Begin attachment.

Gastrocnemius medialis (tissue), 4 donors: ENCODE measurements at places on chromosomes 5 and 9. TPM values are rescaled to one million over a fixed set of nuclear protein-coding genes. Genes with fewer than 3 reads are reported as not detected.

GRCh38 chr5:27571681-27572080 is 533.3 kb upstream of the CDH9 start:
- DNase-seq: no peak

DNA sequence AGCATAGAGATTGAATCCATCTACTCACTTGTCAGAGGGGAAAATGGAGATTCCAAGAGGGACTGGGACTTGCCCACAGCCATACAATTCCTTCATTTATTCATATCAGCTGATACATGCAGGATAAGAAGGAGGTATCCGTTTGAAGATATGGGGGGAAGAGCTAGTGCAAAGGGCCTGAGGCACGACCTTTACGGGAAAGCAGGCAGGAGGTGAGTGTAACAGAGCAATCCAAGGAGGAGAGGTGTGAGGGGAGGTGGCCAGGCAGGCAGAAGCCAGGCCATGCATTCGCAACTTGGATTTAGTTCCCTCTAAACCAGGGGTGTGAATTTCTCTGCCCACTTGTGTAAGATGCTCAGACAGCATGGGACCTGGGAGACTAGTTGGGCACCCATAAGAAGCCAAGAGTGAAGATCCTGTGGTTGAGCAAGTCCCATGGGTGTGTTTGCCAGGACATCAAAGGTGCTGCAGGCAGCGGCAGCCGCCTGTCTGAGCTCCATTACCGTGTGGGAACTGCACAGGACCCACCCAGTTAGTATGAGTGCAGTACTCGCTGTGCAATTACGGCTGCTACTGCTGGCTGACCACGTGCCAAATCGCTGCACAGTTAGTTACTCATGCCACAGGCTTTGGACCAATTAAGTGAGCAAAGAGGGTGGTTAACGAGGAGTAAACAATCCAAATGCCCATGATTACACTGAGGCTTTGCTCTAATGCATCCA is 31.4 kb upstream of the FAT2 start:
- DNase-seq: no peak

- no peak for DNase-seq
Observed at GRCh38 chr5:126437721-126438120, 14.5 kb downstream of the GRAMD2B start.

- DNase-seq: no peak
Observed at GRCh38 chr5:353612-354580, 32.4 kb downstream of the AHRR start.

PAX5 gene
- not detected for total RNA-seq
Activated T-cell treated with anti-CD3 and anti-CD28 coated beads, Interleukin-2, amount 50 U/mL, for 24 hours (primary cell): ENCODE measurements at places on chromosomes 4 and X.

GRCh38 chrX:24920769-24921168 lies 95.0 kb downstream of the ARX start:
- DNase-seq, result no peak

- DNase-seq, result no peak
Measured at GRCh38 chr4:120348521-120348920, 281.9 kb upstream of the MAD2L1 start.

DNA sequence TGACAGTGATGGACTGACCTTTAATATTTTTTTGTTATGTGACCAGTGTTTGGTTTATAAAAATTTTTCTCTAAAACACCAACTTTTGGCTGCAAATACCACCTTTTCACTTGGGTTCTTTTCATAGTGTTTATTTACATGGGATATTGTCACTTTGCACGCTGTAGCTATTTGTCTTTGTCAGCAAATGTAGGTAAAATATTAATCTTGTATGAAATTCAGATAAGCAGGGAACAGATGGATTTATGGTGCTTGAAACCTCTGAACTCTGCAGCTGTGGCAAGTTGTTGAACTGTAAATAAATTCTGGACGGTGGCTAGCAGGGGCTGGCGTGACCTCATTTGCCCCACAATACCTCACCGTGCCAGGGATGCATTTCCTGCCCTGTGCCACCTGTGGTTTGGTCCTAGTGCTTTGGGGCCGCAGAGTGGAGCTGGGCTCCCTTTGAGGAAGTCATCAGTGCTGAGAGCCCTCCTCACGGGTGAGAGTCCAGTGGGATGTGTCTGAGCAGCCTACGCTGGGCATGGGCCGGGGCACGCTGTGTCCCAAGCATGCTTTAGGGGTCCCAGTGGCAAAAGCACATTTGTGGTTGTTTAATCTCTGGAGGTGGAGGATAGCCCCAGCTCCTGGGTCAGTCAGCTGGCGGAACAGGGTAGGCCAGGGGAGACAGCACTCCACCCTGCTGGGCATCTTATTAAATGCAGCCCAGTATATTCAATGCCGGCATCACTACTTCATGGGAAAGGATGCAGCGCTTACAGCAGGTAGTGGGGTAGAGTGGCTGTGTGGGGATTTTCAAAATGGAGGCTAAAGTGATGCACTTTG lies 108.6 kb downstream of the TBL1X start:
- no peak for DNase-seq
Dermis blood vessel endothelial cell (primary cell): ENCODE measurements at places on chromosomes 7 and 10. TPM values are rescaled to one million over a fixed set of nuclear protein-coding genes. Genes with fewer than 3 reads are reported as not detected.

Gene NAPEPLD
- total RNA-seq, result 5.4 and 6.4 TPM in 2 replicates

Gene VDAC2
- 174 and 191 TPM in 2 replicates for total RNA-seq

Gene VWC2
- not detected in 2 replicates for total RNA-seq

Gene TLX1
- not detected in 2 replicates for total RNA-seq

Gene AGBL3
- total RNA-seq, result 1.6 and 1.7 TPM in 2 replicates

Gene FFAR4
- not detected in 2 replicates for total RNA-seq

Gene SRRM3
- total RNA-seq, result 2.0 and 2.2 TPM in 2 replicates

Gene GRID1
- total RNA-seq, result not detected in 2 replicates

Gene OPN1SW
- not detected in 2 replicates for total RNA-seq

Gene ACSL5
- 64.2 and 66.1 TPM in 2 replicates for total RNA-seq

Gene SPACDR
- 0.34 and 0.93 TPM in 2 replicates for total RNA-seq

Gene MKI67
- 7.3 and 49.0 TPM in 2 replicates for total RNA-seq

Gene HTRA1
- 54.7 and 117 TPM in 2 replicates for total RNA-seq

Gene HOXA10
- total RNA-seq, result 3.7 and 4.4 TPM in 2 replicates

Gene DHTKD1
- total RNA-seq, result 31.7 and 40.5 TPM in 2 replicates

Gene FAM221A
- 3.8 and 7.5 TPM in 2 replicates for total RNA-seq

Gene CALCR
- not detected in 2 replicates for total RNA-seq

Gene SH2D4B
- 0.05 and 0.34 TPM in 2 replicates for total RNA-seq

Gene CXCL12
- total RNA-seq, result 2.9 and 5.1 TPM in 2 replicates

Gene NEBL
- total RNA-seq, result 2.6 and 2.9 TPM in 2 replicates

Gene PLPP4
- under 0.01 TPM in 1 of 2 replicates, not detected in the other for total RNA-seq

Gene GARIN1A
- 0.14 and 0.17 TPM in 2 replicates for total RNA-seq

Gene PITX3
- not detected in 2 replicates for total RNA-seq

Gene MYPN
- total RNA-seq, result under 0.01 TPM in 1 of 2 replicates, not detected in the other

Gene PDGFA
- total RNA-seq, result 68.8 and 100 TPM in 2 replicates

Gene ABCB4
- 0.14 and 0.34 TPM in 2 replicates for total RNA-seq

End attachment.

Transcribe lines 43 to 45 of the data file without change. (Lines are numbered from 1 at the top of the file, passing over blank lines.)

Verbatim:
- 7.3 and 49.0 TPM in 2 replicates for total RNA-seq

Gene HTRA1
- 54.7 and 117 TPM in 2 replicates for total RNA-seq